Business News of Saturday, 29 July 2017
A Deputy Minister of Finance, Mr Kwaku Kwarteng has called on financial institutions in the country to prioritise agriculture financing and allocate more of their loan portfolios to the sector.
He said the average lending to the agricultural sector in the last decade by the financial industry had been paltry 4.5 per cent.
Mr Kwarteng who said this in a speech read on his behalf by the Acting Director of the Real Sector Division of the Ministry of Finance, Bashiru Abdul-Razak at a dissemination workshop on a study on agriculturefinance policies, said the financial industry’s financial allocation to the agriculture sector “is woefully inadequate.”
The study dubbed “Agriculture Finance Policy Analysis in Ghana,” and funded by the United States Agency for International Development (USAID) was to review the background information that has been documented on Agriculture Financing Policy in Ghana, fill in the gaps to make it more comprehensive document for policy information and propose recommendations for policy decision making.
He said agriculture remained a critical sector to the economy and its financing should not be left on the shoulders of the government alone.
“Given the limited resources for the agriculture sector, the private sector support should be deemed as the driver of the growth of the sector,” Mr Kwarteng said.
The agricultural sector, he said employed more than 44 per cent of Ghanaians, generated much of Ghana’s foreign exchange earnings and also provide food for the entire citizenry.
The Deputy Minister said the growth of the agriculture sector had been declining for the past five years due to the low government financial allocation to the sector.
He said the government had outlined a number of initiatives to revamp the sector and mentioned some of them as planting for Food and Jobs, Fertilizer Subsidy Programme, and the Ghana Commercial Agriculture Project.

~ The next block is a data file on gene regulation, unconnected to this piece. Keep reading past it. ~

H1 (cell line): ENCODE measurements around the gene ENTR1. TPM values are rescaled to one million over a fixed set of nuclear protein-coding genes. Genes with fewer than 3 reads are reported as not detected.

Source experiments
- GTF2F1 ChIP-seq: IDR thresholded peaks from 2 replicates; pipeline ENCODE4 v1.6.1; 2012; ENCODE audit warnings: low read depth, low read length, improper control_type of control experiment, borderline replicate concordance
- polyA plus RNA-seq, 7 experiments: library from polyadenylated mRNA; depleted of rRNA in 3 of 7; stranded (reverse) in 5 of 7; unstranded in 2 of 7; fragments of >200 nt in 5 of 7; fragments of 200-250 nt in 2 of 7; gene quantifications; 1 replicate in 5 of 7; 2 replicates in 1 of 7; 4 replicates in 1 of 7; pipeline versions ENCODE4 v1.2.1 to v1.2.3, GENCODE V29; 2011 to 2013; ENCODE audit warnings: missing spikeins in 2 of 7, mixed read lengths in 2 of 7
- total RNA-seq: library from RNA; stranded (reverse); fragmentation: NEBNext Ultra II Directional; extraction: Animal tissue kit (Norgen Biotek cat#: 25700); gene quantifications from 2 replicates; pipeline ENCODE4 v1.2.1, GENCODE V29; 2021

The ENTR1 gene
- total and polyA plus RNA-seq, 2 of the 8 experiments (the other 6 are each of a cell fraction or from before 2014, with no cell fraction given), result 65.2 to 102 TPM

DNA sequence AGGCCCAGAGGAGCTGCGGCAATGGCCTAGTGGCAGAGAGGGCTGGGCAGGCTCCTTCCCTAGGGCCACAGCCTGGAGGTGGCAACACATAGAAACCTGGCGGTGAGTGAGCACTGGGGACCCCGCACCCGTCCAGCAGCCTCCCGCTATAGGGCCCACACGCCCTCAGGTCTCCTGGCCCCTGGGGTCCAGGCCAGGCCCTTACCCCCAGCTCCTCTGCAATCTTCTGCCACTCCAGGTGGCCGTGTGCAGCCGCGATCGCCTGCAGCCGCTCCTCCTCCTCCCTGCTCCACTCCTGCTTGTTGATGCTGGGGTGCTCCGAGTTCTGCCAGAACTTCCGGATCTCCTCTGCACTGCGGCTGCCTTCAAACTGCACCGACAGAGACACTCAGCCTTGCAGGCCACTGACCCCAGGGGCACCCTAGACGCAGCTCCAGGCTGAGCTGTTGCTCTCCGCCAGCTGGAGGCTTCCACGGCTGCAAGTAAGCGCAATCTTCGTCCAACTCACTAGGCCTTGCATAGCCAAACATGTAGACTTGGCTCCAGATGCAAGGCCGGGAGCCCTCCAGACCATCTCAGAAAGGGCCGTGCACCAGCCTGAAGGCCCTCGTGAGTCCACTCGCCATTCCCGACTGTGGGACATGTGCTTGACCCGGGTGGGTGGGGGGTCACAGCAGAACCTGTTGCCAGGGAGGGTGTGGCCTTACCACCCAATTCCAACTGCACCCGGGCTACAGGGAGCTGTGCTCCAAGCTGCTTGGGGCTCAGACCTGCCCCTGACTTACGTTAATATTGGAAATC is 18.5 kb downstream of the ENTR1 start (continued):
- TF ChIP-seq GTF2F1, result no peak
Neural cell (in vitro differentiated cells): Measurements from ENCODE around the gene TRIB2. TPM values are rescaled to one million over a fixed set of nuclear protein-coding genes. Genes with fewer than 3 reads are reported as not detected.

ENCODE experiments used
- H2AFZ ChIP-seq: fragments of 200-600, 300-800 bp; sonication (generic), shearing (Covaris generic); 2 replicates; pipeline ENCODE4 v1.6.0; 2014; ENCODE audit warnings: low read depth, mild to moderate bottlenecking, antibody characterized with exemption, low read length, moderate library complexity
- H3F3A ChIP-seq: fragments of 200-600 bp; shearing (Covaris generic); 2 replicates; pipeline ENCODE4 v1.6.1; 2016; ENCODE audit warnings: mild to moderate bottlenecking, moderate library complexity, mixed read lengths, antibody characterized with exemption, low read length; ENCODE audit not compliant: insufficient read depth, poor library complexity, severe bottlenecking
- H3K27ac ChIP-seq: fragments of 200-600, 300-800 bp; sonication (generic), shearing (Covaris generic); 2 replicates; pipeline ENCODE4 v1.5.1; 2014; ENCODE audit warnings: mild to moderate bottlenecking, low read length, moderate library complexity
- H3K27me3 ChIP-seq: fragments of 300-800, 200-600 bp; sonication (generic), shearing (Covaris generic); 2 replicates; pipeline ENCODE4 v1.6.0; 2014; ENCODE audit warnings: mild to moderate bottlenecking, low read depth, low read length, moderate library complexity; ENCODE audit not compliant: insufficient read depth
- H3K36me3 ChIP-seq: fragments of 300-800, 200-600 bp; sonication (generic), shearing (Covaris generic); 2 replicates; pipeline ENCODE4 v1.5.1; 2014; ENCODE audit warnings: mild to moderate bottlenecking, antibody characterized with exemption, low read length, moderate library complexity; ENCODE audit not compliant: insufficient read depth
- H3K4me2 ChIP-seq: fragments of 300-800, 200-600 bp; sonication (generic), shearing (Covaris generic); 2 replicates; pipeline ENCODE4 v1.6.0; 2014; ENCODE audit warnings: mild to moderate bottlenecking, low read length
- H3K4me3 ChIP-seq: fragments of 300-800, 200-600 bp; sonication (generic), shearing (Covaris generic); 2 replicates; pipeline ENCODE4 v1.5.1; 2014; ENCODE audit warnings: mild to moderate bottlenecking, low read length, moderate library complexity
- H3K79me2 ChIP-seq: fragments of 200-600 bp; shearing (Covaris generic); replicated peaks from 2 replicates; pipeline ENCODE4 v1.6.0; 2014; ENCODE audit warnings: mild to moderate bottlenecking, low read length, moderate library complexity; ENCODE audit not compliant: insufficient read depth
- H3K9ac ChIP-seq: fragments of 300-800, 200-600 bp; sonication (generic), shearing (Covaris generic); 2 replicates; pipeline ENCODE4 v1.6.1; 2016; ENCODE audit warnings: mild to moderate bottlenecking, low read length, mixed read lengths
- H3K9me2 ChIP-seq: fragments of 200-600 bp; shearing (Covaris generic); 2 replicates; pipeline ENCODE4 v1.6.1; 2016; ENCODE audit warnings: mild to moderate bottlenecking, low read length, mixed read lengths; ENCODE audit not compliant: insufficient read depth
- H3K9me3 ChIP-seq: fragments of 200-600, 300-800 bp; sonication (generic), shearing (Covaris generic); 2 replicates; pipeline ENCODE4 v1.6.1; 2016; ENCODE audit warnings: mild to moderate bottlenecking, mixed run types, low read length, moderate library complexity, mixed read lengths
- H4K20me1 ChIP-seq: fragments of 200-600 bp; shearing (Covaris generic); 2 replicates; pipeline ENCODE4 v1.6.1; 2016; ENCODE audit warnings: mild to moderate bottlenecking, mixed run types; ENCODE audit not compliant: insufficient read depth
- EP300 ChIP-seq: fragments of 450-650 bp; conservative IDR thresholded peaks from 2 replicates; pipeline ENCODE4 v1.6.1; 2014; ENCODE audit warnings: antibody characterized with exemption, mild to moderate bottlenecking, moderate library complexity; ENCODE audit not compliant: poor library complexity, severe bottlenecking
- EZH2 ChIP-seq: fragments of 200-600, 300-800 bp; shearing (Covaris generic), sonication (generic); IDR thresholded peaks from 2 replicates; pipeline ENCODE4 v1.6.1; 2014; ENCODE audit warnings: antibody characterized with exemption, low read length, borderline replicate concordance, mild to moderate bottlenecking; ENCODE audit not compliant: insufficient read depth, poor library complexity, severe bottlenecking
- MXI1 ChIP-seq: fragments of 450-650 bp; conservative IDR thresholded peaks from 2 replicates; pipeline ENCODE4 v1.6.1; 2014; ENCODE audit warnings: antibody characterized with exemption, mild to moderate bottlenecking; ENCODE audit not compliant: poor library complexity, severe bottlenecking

Mr Kwarteng said the new study would help address financial challenges facing the sector and said the recommendations would be incorporated in future agricultural policies.
Highlighting on the report, Mr Francis Osei who conducted the study said the study, among others revealed that agriculture was largely financed by governments and development partners.
He also said the banks shy away from providing loans to Small Scale farmers due to the high risk associated with small-scale farming.
Mr Osei said the current Insurance Law does not cover agriculture insurance.
Among, other recommendations, he said the Insurance Law should be amended to cover agriculture insurance and also the need for National Policy review on agricultural financing and funding.
Mr Osei stressed the need for ‘smart subsidy programmes,’ and also government should be committed to the 2-003 Maputo Agreement which enjoined African countries to commit ten per cent of their budget to support agriculture.
The Head of Agriculture and Agribusiness Unit of the Ministry of Finance, Mrs Edna Baffoe-Bonnie said the study was meant to come out with solutions to deal with agriculture finance in the country and lauded USAID for sponsoring the programme.